I Did Not Marry for Love

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At first, news of the brothel was only a rumor. Men would rush in and out of the spa in our development at all hours, often looking harried on the way in and relaxed on the way out but we had no proof. Then, Evelyn Marshall caught her husband getting a blowjob. She was getting a hot stone massage and heard a familiar groan from the adjacent room. News spread through our small community quickly but no one alerted the authorities. We felt important, having such goings on in our midst.

In the afternoon, the therapists often sit on the large lanai behind the spa in negligees and peignoirs and heavy makeup, smoking and drinking bright colored fruity drinks, waiting for their next clients. My front balcony looks out onto this lanai where the ladies lounge. They are not as beautiful as you might imagine but they are interesting and they talk loudly. Their voices are deep and velvety in the way of women who know things. I sit on my balcony most afternoons wearing a pair of dark sunglasses. I hold a book in my lap. I pretend to read.

One of the women who works at the spa is very tall, the kind of tall in a woman that makes people stare. She has long dark hair she always wears down. She is beautiful and I love looking at her, how she moves, the anger in her eyes. She caught me staring once, stood up, her robe falling open. She lifted a leg and propped it on the railing and pointed between her thighs then threw her hands in the air. I did not stop staring. She did not close her legs.

I went to see her. The woman at the desk studied me carefully. She said, “Nadia is one of our special therapists; she charges high fees.” I said, “I know.” The receptionist shrugged. Soon after, I was escorted into the back. I heard interesting sounds. Nadia had a thick Russian accent but spoke English well. “You want massage? Candles? What?” she asked. I said, “I want to fuck.” The words felt heavy and strange in my mouth. Nadia cocked her head to the side. “You are different,” she said. Later, her tongue was cool and soft between my thighs. I twisted my fingers through her hair, resting my heels on her back. I wanted to explain myself. It took me a long time to come—it always does—but Nadia was patient. I reciprocated her attentions. I wasn’t afraid.  As I was leaving, I ran into my next door neighbor. She pulled her purse closer to her body and looked away. I pressed my hand against my neighbor’s shoulder as we passed. She still refused to look at me but she leaned into my touch. Now, Nadia stares at me when she’s on her lanai and I am up on my balcony. I don’t look away.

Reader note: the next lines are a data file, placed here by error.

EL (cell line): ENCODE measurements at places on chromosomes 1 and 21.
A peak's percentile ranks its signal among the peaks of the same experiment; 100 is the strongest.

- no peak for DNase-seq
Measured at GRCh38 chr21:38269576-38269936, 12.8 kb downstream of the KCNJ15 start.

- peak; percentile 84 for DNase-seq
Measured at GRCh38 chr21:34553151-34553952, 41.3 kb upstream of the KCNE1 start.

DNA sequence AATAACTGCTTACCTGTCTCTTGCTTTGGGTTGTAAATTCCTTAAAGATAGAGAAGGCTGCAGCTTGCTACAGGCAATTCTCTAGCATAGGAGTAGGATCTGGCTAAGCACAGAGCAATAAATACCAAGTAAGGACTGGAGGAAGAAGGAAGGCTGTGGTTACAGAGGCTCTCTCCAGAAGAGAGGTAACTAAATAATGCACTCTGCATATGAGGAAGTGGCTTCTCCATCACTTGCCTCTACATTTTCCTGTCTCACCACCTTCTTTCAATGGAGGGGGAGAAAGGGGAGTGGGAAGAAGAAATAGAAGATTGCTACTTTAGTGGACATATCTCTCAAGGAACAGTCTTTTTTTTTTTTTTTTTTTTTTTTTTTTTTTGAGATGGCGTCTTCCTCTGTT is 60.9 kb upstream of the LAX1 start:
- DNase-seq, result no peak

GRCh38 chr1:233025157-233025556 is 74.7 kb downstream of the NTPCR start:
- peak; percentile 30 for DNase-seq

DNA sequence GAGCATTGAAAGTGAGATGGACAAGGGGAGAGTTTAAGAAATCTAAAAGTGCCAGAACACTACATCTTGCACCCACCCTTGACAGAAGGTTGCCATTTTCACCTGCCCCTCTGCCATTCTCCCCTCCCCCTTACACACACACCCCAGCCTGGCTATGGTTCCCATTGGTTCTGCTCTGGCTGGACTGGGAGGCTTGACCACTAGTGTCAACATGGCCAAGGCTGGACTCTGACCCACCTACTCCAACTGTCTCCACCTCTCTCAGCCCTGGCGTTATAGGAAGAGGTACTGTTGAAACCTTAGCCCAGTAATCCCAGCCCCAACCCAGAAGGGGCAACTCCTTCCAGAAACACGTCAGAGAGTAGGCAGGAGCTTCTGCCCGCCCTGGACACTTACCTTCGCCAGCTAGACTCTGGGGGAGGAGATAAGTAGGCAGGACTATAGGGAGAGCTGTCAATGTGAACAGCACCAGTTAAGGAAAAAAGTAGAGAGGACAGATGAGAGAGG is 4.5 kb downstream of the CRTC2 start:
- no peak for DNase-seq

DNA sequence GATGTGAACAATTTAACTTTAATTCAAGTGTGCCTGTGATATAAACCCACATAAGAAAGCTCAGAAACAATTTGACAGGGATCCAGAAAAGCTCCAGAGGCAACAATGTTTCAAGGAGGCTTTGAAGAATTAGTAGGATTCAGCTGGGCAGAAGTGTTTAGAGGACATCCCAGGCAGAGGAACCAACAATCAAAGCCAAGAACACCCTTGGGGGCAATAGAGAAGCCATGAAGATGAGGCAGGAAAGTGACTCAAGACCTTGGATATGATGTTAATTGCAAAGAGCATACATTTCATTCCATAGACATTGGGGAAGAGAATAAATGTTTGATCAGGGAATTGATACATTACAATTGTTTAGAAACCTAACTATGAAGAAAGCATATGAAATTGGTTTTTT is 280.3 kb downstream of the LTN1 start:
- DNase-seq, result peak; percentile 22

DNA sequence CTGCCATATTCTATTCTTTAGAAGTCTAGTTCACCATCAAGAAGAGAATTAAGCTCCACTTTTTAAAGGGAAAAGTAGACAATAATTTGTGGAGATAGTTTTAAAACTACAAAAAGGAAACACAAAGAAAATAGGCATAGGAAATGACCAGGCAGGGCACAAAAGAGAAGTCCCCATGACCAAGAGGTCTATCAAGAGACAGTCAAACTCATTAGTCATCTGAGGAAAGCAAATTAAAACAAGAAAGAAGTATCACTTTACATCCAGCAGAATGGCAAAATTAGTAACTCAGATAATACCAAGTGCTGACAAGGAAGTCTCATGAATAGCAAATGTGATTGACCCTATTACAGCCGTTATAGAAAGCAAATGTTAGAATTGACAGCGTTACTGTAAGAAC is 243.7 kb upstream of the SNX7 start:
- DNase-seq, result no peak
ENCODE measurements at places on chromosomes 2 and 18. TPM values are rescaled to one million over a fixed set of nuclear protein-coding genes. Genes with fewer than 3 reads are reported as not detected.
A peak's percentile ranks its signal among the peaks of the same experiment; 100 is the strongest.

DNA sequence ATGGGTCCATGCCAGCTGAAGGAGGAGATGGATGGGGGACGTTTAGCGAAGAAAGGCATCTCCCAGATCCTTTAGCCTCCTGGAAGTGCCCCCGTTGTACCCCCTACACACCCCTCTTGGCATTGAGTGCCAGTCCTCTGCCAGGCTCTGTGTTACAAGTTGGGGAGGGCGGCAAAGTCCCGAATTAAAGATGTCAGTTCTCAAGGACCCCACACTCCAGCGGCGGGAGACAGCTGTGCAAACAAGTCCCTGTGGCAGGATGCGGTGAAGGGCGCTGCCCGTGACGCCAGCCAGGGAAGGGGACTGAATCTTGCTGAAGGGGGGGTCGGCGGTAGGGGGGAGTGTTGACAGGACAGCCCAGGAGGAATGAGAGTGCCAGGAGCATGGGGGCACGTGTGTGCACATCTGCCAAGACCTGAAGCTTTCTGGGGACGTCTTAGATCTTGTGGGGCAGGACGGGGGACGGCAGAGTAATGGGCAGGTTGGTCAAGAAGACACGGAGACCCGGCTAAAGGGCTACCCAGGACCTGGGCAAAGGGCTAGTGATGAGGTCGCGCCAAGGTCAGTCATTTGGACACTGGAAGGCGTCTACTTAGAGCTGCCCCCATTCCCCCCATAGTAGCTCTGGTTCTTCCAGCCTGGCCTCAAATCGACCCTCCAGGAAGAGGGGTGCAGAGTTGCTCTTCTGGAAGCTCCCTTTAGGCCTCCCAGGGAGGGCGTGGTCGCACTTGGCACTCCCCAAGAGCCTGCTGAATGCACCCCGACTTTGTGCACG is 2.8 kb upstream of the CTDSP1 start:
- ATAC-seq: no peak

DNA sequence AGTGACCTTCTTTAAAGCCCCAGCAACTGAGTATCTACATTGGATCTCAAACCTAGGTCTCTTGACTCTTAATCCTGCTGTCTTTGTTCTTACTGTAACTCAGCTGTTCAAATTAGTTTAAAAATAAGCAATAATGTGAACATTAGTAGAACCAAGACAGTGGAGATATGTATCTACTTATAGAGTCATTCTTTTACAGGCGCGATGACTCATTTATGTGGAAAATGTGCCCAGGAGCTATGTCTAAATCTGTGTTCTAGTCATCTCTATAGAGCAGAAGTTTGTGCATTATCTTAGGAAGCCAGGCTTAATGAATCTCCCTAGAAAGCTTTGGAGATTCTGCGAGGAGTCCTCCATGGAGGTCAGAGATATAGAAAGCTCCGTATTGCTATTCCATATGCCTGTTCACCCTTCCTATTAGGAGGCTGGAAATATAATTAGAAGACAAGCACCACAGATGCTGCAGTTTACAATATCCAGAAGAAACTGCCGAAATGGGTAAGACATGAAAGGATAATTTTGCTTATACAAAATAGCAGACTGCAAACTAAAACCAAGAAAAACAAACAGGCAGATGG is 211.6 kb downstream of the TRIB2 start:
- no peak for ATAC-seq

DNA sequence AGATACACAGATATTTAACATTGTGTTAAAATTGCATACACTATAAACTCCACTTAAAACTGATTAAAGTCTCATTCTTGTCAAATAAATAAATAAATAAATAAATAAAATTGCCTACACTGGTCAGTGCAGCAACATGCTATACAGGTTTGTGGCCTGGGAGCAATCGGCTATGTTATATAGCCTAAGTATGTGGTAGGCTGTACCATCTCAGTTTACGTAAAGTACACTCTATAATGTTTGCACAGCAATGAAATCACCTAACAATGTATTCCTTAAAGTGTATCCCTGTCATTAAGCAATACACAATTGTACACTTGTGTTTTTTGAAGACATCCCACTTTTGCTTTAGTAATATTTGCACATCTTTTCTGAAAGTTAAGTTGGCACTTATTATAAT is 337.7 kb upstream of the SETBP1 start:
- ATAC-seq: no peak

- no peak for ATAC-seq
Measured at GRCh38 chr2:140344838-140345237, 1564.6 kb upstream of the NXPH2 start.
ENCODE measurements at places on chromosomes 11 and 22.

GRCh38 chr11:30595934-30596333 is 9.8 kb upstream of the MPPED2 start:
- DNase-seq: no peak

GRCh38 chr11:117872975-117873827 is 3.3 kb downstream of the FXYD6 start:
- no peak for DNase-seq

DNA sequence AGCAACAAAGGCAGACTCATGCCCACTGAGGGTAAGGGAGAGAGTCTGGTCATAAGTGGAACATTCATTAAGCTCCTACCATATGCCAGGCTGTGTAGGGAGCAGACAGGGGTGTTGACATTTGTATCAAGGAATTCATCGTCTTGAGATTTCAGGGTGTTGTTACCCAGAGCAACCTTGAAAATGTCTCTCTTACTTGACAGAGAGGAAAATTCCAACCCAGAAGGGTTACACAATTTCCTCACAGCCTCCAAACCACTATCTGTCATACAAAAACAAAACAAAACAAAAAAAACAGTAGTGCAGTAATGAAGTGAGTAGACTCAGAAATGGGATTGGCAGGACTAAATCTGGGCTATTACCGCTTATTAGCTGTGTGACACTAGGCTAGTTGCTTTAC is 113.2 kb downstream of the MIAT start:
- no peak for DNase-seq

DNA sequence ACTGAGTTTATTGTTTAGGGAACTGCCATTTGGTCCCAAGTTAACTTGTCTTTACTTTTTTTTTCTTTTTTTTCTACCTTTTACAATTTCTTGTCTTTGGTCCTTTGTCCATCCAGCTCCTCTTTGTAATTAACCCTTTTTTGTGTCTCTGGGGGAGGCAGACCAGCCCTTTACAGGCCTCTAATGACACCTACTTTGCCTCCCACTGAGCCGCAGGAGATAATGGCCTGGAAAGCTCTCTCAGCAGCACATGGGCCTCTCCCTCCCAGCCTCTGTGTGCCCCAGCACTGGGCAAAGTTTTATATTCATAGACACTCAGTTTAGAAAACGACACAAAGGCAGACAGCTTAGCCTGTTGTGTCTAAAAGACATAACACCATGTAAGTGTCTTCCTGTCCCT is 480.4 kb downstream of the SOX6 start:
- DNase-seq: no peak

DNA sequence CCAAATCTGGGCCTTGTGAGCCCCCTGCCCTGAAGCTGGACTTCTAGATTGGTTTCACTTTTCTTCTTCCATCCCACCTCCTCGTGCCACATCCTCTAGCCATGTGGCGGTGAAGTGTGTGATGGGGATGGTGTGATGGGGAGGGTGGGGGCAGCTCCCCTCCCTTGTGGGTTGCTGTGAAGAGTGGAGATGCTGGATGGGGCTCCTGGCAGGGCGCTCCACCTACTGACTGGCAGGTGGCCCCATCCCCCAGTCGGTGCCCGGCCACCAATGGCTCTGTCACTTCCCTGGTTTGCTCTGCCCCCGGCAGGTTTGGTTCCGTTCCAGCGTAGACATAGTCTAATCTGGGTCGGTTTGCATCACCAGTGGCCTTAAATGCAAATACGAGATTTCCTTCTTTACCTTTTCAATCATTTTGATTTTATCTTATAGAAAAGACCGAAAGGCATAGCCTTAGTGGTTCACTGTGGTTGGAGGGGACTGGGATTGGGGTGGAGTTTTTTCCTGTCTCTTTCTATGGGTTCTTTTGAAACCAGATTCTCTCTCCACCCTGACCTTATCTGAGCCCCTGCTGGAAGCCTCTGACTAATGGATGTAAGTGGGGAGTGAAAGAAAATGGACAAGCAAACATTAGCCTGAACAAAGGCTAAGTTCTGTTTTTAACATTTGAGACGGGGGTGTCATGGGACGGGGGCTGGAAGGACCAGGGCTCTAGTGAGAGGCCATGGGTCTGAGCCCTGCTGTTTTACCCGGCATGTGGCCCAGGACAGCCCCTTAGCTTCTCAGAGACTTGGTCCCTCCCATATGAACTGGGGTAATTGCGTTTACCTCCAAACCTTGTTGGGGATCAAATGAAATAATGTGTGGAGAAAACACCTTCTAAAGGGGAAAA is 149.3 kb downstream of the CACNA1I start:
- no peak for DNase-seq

My husband calls me a wildcat. After we make love, he always whistles under his breath and slaps my thigh, says, “Goddamn, woman. You’re going to kill me.” On our wedding day, my mother pulled me aside at the chapel. I was only half dressed, walking around in white panty hose, a corset and white patent leather heels. My dress was a monstrosity of satin and chiffon and I wanted to wear it as little as possible. We stood in a dark vestibule and my mother began straightening my curls, pulling them out of my face, messing with the pearl headband holding my hair back. She said, “There’s no mystery to keeping a man.” She dabbed at my lipstick with a tissue she had been holding, folded, in the palm of her hand. She said, “You do whatever sick thing he wants, when he wants, and you’ll never have a problem.” That was the only advice she has ever given me. She and my father divorced when I was nine.

 

 

 

 

 

 

Photo Source: Diva Scribe

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About Author

Roxane Gay lives and writes in the Midwest.

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